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outrun the flames as you can see from these images. imagine being behind the wheel of this car with fire in front of you and fire behind you. as you can hear the driver had to gun it just to go through it. i want to bring you some hikers who escaped the massive creek fire in central california when it began. it began as a birthday trip and turned into quite an ordeal. you are all in berkeley, california, snugled up together. no doubt you got to know each other very well over the past few days. thanks so much for joining us. happy birthday. that was a wild trip wasn't it? you won't forget this birthday. >> certainly not this one, no. >> tell us what happened. >> this actually came about because we had initially planned to go to mound whitney but scrapped it because it was too smokey because of another wildfire.
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so we planned this with. there was minimal smoke when we began. there were clear skies can and about maybe the first two hours into the hike started seeing thickening smoke. started seeing this darkening sky. this starting roll of thunder just overhead. it started to expand. >> jamie, to you, how terrifying was it and how quickly did you realize you were in trouble? did you think you could walk out the smoke or realize you might be trapped? >> we had time to assess the situation and took a moment to really try to get as much information as possible. we luckily had not one but three devices which is like a satellite phone where you can text without cell phone service. we were able to gain enough information to decide to move forward. it was frightening.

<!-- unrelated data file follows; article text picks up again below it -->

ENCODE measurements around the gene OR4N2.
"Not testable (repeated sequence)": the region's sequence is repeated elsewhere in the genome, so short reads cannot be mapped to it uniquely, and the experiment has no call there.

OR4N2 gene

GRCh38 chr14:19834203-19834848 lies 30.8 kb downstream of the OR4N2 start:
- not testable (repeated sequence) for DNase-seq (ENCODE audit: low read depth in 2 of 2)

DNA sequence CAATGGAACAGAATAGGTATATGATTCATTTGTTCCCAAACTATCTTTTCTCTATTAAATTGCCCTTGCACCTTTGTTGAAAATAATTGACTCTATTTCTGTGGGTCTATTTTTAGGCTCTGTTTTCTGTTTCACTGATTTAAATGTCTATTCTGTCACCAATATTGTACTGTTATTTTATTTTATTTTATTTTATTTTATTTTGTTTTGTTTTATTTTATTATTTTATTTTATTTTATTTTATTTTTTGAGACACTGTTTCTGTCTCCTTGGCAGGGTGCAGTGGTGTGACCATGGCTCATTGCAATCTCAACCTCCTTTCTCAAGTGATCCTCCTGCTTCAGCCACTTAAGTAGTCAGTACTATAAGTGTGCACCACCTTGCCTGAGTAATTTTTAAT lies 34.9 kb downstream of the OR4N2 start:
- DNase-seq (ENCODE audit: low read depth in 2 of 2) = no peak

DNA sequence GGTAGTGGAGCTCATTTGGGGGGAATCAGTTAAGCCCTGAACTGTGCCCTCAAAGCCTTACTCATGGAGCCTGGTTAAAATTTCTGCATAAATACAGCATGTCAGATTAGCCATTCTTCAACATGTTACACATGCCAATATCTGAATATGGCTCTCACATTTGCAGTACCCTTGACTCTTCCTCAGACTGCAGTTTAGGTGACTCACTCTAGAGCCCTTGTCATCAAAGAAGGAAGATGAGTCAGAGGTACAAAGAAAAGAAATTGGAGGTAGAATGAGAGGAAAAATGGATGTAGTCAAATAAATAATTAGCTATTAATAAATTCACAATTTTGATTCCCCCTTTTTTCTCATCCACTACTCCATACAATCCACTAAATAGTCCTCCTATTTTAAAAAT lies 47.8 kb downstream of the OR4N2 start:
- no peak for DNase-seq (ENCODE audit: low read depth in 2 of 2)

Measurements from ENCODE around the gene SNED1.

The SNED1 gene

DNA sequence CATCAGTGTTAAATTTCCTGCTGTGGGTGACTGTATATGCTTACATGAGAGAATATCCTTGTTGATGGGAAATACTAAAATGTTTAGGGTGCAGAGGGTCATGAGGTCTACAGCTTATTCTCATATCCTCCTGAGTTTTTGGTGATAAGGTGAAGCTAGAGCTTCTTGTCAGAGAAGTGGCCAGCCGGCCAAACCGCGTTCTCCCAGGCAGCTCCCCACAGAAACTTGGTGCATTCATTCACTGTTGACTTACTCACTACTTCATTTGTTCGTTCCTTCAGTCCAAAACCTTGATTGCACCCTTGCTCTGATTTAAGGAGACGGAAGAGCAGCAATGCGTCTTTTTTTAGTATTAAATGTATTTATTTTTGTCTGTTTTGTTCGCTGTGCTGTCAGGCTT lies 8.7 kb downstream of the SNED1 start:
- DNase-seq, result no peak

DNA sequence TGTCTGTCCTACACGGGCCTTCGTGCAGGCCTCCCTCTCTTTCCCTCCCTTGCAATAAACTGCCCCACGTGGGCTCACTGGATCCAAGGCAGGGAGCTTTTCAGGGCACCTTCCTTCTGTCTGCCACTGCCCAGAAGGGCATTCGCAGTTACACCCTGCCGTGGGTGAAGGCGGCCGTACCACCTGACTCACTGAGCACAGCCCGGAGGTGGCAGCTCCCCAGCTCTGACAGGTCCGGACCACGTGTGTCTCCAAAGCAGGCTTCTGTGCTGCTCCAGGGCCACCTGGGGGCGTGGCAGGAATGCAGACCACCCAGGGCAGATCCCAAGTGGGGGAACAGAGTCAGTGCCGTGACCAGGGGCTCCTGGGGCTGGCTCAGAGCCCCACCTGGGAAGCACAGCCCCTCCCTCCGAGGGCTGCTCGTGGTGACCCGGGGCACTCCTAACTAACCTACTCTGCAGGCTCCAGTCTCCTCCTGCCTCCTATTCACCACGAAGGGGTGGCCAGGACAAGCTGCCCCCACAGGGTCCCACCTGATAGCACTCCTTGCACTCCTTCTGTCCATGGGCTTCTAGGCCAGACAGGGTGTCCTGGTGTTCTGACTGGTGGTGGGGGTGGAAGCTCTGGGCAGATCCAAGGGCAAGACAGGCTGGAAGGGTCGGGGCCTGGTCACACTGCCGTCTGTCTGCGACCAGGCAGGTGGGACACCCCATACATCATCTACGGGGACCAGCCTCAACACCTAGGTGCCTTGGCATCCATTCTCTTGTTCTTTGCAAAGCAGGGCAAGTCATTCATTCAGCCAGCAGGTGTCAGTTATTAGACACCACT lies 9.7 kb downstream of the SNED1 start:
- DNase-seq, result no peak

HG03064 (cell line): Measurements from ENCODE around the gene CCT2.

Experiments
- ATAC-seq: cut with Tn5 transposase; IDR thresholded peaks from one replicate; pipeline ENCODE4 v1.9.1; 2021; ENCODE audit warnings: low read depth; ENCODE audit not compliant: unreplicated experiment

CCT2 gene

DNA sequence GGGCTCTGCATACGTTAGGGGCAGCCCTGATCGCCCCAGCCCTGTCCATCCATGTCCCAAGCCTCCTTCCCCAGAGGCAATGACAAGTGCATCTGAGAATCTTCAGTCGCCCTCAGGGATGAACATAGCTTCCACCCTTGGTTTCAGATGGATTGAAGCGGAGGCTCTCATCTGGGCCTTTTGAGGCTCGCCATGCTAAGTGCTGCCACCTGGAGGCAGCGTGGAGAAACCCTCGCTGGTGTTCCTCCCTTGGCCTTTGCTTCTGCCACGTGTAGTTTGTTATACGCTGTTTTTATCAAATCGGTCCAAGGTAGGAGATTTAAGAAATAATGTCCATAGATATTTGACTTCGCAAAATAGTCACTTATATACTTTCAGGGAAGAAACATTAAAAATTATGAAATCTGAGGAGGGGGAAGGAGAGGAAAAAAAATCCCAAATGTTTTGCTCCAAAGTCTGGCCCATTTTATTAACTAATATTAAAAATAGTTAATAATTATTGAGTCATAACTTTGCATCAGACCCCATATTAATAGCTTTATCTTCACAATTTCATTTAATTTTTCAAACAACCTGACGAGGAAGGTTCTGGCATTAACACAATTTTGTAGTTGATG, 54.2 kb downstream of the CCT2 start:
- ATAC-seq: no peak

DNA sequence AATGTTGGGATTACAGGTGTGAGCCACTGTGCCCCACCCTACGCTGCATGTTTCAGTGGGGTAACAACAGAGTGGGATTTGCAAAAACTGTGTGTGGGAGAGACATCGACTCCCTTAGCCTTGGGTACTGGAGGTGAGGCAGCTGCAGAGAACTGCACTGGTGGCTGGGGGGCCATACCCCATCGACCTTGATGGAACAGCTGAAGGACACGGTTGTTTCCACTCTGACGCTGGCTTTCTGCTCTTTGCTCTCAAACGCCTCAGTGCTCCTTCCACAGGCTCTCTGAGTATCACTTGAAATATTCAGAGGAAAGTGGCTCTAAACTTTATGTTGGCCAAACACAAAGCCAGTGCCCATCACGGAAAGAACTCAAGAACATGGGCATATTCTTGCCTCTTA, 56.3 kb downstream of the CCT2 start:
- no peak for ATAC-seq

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but there wasn't time to stay with that fear because we knew we had to do something which was at least we ended up moving back to the car to try to drive out. which didn't work. we decided that wasn't a good option. turned around and parked the car, which we hope is going to be there once it's safe to return and we decided to hike 13 miles back to the western side of the sierra. >> there's a lot of photographs you took on the way. there were four of you. and, you know, there seems to have been this sort of terrifying sense of knowing that you were hiking for your life but at the same time what got you through it? there seems to be a sense of real grit. >> yeah. i mean as a group we have a lot of experience together and a lot